"Change is hard, but today America chooses to cut loose the shackles of the past," said President Obama on Wednesday, announcing his administration's historic effort to normalize ties with Cuba. Relations were severed in 1961, following the ascension of the Communist regime of Fidel Castro and its confiscation of American property on the island.
But the world is a very different place more than a half century later. Here's why it's high time this thaw took place.
Long gone are the fears of Soviet missile silos and further Marxist-Leninist infiltration into the Americas. The seeds of capitalism are waiting to sprout: nowadays, the youngest son of revolutionary Che Guevara charges tourists thousands of dollars to reenact his late father's motorcycle travels. Meanwhile, a host of new threats and concerns have animated American foreign policy since the fall of the U.S.S.R. Chief among them is the rise and influence of Islamic extremist militancy in various parts of the Middle East and South Asia.
The popular American view of Cuba -- of a society puttering along on 1950s technology and revolutionary fumes -- is the hidebound product of the decades-long freeze. Cuba has moved on, albeit fitfully. Its economy has grown, and average life expectancy on the island is higher than that in the United States, a product of Cuba's much-lauded universal health-care system. The impressive Cuban response to the Ebola crisis in West Africa was a sign of Havana's capacity to do good on the world stage. Cuba's government may be anti-democratic and repressive, but so, too, are that of a host of other nations, with whom the United States has far fewer qualms engaging.
Unlike the U.N.-authorized regime of sanctions placed on countries like Iran and North Korea, the continued American embargo of Cuba is unilateral and untargeted. It has persisted not as a punishment for specific Cuban policies, but as a club with which to drive the regime in Havana out. And it hasn't worked. The European Union now accounts for 20 percent of Cuba's total trade. Foreign tourists abound in the country's resorts, as do foreign missions in its capital. Cuba is hardly an international pariah.
Yet, as a post on Monkey Cage observes, it's the United States that is very much alone in its stance. Since 1992, the U.N. General Assembly has voted every year on the "necessity of ending" the American embargo imposed on Cuba. In the last vote, as the blog notes, only Israel sided with the United States; the Marshall Islands, Micronesia, and Palau chose to abstain. Such measures may be purely symbolic, but hindsight may judge this to be a rather embarrassing blemish on U.S. foreign policy.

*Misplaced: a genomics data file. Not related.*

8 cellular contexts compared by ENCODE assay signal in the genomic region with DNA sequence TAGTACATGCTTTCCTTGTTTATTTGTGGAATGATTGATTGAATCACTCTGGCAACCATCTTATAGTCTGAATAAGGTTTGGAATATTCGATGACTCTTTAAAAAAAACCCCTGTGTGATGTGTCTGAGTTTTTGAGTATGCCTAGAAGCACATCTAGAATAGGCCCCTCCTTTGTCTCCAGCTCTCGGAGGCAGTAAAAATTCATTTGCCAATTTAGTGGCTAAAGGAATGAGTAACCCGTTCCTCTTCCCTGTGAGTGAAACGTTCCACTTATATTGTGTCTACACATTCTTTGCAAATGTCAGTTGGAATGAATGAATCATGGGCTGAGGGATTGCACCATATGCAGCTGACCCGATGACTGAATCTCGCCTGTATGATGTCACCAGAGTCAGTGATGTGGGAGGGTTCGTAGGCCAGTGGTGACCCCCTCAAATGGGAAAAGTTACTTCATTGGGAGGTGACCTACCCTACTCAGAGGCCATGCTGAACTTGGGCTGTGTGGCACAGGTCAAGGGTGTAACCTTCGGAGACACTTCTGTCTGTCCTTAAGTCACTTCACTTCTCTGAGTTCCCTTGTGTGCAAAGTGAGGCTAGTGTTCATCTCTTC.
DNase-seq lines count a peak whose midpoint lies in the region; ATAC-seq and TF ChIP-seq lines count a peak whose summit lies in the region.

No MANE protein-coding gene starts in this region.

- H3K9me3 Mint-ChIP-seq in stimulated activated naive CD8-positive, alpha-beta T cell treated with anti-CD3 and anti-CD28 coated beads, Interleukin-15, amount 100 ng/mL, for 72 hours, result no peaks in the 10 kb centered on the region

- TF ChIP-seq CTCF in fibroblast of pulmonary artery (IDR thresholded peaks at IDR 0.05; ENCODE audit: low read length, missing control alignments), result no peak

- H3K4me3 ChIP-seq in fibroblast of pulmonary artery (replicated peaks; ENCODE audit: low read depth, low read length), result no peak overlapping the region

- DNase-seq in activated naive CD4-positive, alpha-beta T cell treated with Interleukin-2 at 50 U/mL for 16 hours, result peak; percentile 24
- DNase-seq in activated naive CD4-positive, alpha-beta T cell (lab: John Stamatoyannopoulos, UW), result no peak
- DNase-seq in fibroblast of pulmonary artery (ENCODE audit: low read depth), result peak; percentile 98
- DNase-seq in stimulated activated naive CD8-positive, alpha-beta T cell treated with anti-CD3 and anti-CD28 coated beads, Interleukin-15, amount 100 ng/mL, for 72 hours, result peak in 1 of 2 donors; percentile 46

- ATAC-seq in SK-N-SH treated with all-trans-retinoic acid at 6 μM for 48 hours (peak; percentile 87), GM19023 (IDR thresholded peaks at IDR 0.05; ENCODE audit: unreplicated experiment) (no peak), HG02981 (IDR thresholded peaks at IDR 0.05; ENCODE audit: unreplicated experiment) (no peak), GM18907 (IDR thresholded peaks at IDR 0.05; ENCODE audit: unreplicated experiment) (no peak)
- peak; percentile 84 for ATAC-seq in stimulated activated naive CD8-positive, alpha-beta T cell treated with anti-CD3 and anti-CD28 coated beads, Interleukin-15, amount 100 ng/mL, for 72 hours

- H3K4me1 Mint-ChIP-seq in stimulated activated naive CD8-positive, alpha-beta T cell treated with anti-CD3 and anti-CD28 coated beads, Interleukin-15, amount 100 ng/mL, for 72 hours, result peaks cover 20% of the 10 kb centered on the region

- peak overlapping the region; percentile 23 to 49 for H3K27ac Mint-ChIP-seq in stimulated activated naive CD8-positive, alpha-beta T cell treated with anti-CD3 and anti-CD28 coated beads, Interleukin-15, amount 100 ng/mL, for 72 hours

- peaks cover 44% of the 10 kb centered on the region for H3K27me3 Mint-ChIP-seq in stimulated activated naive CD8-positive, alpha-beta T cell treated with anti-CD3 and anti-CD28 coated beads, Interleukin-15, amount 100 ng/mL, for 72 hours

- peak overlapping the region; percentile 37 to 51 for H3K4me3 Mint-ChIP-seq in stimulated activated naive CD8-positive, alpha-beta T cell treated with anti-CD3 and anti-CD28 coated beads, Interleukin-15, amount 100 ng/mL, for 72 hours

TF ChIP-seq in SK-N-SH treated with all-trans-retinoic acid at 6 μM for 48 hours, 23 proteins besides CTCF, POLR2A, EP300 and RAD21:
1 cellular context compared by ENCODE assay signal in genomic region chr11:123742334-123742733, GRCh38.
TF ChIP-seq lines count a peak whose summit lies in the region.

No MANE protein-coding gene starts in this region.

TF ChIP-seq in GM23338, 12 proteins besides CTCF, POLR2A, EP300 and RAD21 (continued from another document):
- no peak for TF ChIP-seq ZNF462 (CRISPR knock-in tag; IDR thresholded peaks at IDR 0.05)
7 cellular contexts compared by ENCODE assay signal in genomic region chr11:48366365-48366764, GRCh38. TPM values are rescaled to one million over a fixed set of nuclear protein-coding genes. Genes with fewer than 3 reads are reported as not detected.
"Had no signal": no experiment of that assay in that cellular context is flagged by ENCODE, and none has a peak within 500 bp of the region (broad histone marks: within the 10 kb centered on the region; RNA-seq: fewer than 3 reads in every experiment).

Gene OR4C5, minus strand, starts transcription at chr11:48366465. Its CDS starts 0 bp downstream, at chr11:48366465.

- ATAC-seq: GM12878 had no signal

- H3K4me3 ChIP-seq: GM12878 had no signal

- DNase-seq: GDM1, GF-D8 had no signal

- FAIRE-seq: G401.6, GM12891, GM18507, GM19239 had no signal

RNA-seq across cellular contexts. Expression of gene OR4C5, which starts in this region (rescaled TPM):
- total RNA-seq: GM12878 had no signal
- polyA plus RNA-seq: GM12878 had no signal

It's a strange irony that some of Washington's biggest proponents of free trade don't want to see the United States enable such liberalizing changes in Cuba. Closer ties to Cuba, including trade links, will ideally lead to a deepening of Cuba's own curtailed civil society. That, at least, is the current message of the Obama administration. The more open Cuba gets, the more access its people may have to the Internet and to outside channels of information. That, the hope goes, may speed political reform in Havana.
Critics may point to countries like China and Vietnam, where decades of economic development and free enterprise have yet to yield any real liberal, democratic dividend. But Cuba is fundamentally different; it exists in the U.S.'s shadow and its links to the American mainland, including some 1.5 million Cuban Americans, mean that even the most dogged authoritarian leader will struggle to inoculate the regime from American influence -- that is, once Washington finally chooses to engage with Cuba.
Despite what some politicians may say, a majority of Americans are ready for this sort of rapprochement. A poll conducted by the Atlantic Council earlier this year found that, while Washington's rhetoric around Cuba may stem from an earlier era, the attitudes of Americans have shifted to the present. That includes many once hard-line Cuban Americans. In Miami on Wednesday, some Cuban Americans greeted the opening with jubilation. "If things like this cafe can start happening there," one Cuban-American restaurant owner told Reuters, "if people can have a better life, I'm all for change."